For an actress like Hilary Swank, having a movie open in January – the first weekend, no less – can’t be a good thing. With audiences focusing on expanding Oscar contenders from the previous year (“Munich” and “Brokeback Mountain” last year, “Children of Men” and Letters From Iwo Jima” this year), the first weekend of the new year is generally when the studios can dump their garbage new releases with the least attention. That’s probably why, in the past five years, the number of Academy Award winners to star in a film released in the first two weekends of January is exactly zero.

Angela Cesere
Too easy. (Courtesy of Paramount)

Considering this, “Freedom Writers” is a pleasant surprise. Based on a true story, the film stars Swank (“Million Dollar Baby”) as Erin Gruwell, a young teacher who begins work at an underperforming high school in Long Beach. Suffering the birth pains of court-mandated integration and the aftereffects of the L.A. riots of the early ’90s, Woodrow Wilson High School is a war zone. Gangs of several ethnic groups (whites, blacks, Latinos and Cambodians) wage war against each other, and the school is simply another arena for their hatred.

As Erin works to neutralize the student violence, her efforts are stonewalled by the school administrators – led by a poisonous Imelda Staunton (“Vera Drake”) – who believe it’s their job to teach only the gifted kids and simply baby-sit everyone else.

But like every assiduous ideologist before her, Erin only becomes more convinced of what has to be done as more and more people tell her to take the easy way out. Sacrificing her free time, marriage and potentially even her job, she puts a personal stake on resolving her students’ problems.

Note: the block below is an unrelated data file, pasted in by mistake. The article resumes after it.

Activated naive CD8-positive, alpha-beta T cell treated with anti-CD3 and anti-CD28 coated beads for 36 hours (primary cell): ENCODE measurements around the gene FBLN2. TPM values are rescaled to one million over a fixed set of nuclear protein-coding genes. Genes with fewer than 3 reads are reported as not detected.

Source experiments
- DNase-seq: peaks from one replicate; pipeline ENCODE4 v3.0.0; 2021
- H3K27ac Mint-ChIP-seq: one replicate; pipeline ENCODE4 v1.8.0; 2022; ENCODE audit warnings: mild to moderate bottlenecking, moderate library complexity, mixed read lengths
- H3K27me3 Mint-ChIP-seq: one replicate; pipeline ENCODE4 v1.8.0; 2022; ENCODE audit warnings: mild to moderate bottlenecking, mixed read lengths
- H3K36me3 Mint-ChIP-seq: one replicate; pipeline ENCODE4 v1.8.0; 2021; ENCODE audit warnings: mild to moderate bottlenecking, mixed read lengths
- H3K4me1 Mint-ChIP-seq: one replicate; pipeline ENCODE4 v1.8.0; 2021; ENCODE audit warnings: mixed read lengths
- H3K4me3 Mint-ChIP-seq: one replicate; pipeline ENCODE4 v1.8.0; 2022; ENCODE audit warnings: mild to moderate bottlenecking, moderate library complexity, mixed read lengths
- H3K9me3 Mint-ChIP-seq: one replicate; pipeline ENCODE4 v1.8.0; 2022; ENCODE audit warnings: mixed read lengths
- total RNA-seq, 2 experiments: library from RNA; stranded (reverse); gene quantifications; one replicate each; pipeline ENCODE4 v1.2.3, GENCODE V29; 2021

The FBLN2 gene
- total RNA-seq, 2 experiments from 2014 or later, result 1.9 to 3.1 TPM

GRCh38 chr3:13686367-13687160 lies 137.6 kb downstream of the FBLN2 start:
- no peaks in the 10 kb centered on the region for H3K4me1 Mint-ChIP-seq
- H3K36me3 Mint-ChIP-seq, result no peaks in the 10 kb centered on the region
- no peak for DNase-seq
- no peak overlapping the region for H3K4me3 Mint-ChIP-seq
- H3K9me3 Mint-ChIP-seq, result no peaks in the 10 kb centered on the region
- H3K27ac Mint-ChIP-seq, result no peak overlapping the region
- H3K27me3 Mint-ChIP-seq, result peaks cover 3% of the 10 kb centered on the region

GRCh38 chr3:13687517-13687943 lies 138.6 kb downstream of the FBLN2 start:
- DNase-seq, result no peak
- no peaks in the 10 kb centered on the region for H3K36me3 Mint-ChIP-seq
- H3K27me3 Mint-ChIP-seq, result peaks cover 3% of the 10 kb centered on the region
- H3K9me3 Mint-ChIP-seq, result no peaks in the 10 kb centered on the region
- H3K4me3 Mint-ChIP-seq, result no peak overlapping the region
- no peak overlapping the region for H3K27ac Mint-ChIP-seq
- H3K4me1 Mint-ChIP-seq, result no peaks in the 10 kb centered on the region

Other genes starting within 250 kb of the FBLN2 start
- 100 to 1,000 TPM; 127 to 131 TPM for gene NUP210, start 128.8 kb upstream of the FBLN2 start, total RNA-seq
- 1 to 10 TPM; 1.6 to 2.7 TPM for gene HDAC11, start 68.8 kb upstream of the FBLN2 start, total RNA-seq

Like nearly every against-the-odds underdog story in recent years, “Freedom Writers” is platitude-heavy and dragged down by the need to resolve the massive problems it presents. Though the gang members in Erin’s class read “Anne Frank” and find that it’s “dope,” for example, we’re still left with the sense that not all will turn out well for the students.

Even with its gift-wrapped resolution, however, “Freedom Writers” doesn’t deny the harshness of real life, and that makes it somewhat unique. The film’s final saving grace is the mere fact that its storyline is a true one – the ceaseless efforts of one teacher actually did save these particular kids from lives of crime and poverty. Several even went on to college.

In attempting to maintain a sense of reality in a movie that should have a more conventional happy ending, “Freedom Writers” is easily darker than its genre’s counterparts. And that’s where Swank’s naively exuberant take on her role becomes important. She doesn’t fall into the trap of matching her portrayal to the grim mood of the film and appropriately serves as the counterforce to all the negativity that other characters bring to the table. Her acting is simple, perhaps not much different from her real-life personality, but it exacts the same prescience of human tendencies that made her best performances legendary.

After a season of film that disappointed greatly (see: “The Black Dahlia,” “The Good German,” among others), we have in “Freedom Writers” another film that defies expectation, though this time pleasantly so. This is but further proof that what studios think is the best, even at winning awards, is usually way off the mark. How fitting that a film about overcoming low expectations brings some quality to a time defined by cinematic garbage.

Rating: 3 out of 5 stars

Freedom Writers
At Showcase and Quality 16

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